Is Sex Ed Working?
Lawmakers renew call to eliminate funding for abstinence-only education.
March 24, 2008— -- Concern over sex education is alive and well in the nation's capital.
The political and ethical debate over what to teach teenagers about sex is being reinvigorated after a recent study from the Centers for Disease Control and Prevention (CDC) revealed that one in four teenage girls has a sexually transmitted disease. Now some say the study, the first of its kind, reveals why it's so important to teach teens not to have sex at all; others argue that the study proves that federally funded abstinence-only education isn't working.
Stoking the fire, a study published in the April edition of the Journal of Adolescent Health found that those who received comprehensive sex education were 50 percent less likely to become pregnant than those who received abstinence-only education. The study also found that those who received comprehensive sex education were 60 percent less likely to become pregnant than those who received no sex education at all.
"I do think that there's strong evidence that comprehensive sex education is more effective at preventing teen pregnancies," said Pamela Kohler, lead author of the study and program manager at the University of Washington's Center for AIDS and STD. "I think we pretty much debunked the myth that comprehensive sex education causes teenagers to have sex."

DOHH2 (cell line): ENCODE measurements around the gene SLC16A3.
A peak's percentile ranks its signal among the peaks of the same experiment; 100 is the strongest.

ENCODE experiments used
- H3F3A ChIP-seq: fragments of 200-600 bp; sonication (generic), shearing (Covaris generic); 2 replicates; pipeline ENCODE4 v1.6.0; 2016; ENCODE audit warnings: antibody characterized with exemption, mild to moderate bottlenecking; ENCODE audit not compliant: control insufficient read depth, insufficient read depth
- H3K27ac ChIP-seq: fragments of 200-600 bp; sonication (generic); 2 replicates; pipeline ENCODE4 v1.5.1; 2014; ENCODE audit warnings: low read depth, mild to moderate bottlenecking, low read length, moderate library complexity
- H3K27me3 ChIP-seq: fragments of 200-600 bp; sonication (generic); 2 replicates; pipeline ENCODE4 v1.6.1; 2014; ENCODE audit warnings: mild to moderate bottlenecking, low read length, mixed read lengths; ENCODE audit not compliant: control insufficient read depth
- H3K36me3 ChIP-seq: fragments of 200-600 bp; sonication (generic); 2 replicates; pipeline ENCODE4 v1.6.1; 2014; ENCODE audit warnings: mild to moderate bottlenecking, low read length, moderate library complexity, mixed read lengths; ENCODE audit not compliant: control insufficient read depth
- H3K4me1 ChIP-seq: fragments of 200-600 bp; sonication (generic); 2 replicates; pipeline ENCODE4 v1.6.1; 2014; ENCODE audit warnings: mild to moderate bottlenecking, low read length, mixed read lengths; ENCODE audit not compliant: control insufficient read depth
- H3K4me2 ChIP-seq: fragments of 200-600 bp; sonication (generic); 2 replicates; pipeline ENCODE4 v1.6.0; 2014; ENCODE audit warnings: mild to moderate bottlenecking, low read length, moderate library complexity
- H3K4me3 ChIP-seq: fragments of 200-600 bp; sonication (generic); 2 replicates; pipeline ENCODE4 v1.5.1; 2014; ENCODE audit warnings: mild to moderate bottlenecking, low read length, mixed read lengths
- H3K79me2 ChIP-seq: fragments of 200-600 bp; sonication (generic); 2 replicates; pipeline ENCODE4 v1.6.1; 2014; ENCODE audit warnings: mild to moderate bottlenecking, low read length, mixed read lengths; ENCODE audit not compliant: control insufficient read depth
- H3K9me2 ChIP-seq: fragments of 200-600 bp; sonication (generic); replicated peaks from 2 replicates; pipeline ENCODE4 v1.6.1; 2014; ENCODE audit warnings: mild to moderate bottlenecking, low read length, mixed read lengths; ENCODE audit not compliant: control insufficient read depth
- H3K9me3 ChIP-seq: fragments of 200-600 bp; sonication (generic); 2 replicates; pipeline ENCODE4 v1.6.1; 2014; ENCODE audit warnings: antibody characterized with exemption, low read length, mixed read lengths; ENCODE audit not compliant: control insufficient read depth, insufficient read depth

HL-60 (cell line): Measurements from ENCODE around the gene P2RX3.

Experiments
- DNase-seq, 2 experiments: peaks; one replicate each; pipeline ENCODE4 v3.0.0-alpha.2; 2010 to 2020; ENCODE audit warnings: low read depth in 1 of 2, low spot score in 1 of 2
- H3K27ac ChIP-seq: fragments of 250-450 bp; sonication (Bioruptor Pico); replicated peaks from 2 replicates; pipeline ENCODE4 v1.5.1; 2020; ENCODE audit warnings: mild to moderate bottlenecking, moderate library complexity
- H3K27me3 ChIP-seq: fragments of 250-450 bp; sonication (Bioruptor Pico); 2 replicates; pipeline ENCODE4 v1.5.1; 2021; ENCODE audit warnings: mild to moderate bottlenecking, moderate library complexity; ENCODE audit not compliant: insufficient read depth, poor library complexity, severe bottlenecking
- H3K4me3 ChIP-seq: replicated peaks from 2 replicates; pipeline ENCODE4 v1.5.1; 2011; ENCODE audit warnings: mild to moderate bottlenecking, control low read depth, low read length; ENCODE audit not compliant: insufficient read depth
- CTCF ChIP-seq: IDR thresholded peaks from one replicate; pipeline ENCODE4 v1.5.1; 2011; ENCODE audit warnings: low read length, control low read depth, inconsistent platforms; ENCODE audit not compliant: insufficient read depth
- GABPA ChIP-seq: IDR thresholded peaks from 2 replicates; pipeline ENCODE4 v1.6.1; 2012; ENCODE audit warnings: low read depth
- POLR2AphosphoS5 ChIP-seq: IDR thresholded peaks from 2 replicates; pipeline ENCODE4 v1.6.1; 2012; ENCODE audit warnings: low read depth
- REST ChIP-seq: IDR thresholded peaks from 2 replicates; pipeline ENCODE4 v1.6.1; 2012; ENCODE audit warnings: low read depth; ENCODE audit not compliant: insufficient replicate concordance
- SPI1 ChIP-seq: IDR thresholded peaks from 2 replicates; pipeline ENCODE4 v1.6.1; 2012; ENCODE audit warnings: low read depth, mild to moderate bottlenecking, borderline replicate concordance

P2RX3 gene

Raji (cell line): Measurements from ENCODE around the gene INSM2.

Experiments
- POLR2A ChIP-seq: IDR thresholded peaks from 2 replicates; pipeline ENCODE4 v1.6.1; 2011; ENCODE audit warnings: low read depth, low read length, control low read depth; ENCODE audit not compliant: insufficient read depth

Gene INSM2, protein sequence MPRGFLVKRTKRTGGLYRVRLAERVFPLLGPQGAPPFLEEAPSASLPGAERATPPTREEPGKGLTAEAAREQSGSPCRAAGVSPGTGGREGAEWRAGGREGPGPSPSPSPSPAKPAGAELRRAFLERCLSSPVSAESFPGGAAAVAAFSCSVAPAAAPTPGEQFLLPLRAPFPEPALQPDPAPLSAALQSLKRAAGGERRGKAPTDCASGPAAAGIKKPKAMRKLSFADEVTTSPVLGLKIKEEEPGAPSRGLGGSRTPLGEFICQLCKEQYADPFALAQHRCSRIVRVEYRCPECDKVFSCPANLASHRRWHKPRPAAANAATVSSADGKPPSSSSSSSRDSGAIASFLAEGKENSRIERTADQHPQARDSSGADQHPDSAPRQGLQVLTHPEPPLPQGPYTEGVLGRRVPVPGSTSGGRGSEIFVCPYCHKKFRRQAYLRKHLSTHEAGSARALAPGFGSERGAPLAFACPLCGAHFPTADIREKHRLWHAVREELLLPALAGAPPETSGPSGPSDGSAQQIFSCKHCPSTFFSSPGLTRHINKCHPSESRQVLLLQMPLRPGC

In Washington, D.C., however, the debate continues to be politicized.
On March 20, 76 Democratic lawmakers sent a letter to the House panel that considers federal funding levels, arguing that the government's abstinence-only education program should be eliminated.
The majority of government money for abstinence-only education comes from a program established in 2001 under President George W. Bush. Money for that program, which is given directly to state and local groups, has increased from $20 million to $113 million per year. A smaller pool of money that is divvied out to states to promote abstinence-only education was created under President Bill Clinton in 1996. Seventeen states have started refusing that money, some citing the lack of evidence that abstinence programs work.
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